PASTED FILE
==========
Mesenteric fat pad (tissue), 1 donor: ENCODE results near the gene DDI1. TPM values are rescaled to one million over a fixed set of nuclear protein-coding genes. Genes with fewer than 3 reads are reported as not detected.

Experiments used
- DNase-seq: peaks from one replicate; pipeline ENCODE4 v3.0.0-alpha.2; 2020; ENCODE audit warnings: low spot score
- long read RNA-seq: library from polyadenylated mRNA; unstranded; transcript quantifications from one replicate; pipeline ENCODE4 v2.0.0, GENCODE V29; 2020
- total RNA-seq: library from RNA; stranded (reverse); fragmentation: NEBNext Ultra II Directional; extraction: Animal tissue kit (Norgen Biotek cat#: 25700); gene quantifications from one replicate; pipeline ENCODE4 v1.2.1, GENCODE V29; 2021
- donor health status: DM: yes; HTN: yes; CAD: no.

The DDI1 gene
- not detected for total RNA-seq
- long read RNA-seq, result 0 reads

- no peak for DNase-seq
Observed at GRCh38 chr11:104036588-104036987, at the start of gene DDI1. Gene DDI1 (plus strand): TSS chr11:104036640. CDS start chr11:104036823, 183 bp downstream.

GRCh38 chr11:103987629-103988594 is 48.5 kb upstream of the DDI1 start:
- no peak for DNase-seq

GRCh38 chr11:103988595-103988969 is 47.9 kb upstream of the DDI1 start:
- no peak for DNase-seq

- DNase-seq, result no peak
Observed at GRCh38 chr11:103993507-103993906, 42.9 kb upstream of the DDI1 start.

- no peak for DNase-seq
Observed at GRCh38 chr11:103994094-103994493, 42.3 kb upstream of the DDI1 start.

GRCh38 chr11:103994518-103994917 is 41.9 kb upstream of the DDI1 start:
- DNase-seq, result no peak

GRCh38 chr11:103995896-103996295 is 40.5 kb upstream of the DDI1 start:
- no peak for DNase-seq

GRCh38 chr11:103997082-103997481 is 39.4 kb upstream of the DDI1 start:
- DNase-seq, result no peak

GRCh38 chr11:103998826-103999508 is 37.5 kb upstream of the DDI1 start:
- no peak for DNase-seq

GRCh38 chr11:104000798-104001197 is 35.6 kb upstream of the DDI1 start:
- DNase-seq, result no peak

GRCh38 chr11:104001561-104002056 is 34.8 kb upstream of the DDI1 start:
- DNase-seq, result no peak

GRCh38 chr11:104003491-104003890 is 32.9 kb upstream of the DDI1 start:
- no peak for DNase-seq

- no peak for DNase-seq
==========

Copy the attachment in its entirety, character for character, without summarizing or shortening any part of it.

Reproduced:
Mesenteric fat pad (tissue), 1 donor: ENCODE results near the gene DDI1. TPM values are rescaled to one million over a fixed set of nuclear protein-coding genes. Genes with fewer than 3 reads are reported as not detected.

Experiments used
- DNase-seq: peaks from one replicate; pipeline ENCODE4 v3.0.0-alpha.2; 2020; ENCODE audit warnings: low spot score
- long read RNA-seq: library from polyadenylated mRNA; unstranded; transcript quantifications from one replicate; pipeline ENCODE4 v2.0.0, GENCODE V29; 2020
- total RNA-seq: library from RNA; stranded (reverse); fragmentation: NEBNext Ultra II Directional; extraction: Animal tissue kit (Norgen Biotek cat#: 25700); gene quantifications from one replicate; pipeline ENCODE4 v1.2.1, GENCODE V29; 2021
- donor health status: DM: yes; HTN: yes; CAD: no.

The DDI1 gene
- not detected for total RNA-seq
- long read RNA-seq, result 0 reads

- no peak for DNase-seq
Observed at GRCh38 chr11:104036588-104036987, at the start of gene DDI1. Gene DDI1 (plus strand): TSS chr11:104036640. CDS start chr11:104036823, 183 bp downstream.

GRCh38 chr11:103987629-103988594 is 48.5 kb upstream of the DDI1 start:
- no peak for DNase-seq

GRCh38 chr11:103988595-103988969 is 47.9 kb upstream of the DDI1 start:
- no peak for DNase-seq

- DNase-seq, result no peak
Observed at GRCh38 chr11:103993507-103993906, 42.9 kb upstream of the DDI1 start.

- no peak for DNase-seq
Observed at GRCh38 chr11:103994094-103994493, 42.3 kb upstream of the DDI1 start.

GRCh38 chr11:103994518-103994917 is 41.9 kb upstream of the DDI1 start:
- DNase-seq, result no peak

GRCh38 chr11:103995896-103996295 is 40.5 kb upstream of the DDI1 start:
- no peak for DNase-seq

GRCh38 chr11:103997082-103997481 is 39.4 kb upstream of the DDI1 start:
- DNase-seq, result no peak

GRCh38 chr11:103998826-103999508 is 37.5 kb upstream of the DDI1 start:
- no peak for DNase-seq

GRCh38 chr11:104000798-104001197 is 35.6 kb upstream of the DDI1 start:
- DNase-seq, result no peak

GRCh38 chr11:104001561-104002056 is 34.8 kb upstream of the DDI1 start:
- DNase-seq, result no peak

GRCh38 chr11:104003491-104003890 is 32.9 kb upstream of the DDI1 start:
- no peak for DNase-seq

- no peak for DNase-seq